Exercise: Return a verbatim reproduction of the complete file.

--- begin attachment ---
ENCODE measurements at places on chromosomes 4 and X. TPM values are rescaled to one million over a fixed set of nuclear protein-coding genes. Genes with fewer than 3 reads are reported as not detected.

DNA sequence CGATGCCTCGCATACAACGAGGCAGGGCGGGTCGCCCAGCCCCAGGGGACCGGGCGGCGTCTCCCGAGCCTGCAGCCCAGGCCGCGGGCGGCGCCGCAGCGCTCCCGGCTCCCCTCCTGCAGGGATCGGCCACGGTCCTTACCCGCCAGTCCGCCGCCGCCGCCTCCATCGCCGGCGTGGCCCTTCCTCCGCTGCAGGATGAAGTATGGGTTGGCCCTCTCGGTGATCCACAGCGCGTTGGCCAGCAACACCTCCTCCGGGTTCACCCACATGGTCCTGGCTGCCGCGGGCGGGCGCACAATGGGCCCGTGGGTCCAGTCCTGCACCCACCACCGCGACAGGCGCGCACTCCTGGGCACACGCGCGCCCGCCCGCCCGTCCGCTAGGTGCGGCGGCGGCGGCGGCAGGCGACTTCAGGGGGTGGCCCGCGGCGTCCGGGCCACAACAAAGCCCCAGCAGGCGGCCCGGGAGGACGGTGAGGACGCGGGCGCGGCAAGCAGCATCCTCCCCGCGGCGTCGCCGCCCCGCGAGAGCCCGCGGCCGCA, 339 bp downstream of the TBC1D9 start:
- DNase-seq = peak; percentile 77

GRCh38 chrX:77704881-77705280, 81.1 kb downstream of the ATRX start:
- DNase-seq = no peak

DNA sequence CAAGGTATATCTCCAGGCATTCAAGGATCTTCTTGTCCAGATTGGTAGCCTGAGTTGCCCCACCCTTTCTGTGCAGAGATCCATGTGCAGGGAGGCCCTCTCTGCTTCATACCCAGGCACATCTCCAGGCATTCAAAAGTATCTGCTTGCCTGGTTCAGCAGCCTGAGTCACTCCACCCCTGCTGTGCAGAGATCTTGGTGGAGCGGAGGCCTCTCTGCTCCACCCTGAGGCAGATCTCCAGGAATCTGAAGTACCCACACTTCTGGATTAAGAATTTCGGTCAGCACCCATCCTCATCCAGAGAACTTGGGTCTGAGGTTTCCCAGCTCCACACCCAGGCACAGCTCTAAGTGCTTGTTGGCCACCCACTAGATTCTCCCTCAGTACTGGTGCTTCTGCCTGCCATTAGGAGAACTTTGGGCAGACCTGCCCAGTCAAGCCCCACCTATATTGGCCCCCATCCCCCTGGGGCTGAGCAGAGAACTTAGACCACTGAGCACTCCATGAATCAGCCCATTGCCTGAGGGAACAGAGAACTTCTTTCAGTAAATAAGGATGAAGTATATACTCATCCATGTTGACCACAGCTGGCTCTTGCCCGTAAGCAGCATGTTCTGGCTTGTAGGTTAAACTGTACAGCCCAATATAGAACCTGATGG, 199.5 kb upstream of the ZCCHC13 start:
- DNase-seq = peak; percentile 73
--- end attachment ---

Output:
ENCODE measurements at places on chromosomes 4 and X. TPM values are rescaled to one million over a fixed set of nuclear protein-coding genes. Genes with fewer than 3 reads are reported as not detected.

DNA sequence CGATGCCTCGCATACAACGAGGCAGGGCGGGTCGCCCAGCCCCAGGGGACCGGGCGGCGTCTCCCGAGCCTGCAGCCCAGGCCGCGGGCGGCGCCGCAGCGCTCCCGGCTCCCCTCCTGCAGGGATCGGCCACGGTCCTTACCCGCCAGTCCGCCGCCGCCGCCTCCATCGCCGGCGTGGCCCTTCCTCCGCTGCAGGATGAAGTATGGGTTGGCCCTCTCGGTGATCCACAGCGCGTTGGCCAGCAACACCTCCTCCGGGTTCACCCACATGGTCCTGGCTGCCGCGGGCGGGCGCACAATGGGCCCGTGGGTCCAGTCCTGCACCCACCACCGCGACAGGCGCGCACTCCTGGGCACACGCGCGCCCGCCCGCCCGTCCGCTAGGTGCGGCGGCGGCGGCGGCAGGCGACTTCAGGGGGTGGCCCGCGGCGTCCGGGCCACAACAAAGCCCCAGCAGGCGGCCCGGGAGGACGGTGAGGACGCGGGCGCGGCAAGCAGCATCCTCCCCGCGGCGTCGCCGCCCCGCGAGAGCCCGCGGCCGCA, 339 bp downstream of the TBC1D9 start:
- DNase-seq = peak; percentile 77

GRCh38 chrX:77704881-77705280, 81.1 kb downstream of the ATRX start:
- DNase-seq = no peak

DNA sequence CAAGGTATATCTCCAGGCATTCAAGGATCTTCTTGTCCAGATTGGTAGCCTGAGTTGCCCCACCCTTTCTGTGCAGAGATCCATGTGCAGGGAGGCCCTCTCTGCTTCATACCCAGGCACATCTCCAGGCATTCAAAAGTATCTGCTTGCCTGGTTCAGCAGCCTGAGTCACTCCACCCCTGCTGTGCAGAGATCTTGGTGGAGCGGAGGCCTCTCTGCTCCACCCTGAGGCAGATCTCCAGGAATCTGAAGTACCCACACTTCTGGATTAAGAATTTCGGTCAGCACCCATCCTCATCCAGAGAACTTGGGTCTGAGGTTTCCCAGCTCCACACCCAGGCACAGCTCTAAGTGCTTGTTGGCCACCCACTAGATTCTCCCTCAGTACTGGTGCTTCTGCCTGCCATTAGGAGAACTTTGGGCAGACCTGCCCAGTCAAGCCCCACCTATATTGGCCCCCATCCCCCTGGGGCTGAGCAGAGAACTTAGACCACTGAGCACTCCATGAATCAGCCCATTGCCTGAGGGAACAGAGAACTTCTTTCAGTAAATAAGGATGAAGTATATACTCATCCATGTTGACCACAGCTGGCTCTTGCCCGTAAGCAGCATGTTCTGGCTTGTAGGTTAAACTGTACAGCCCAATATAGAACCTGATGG, 199.5 kb upstream of the ZCCHC13 start:
- DNase-seq = peak; percentile 73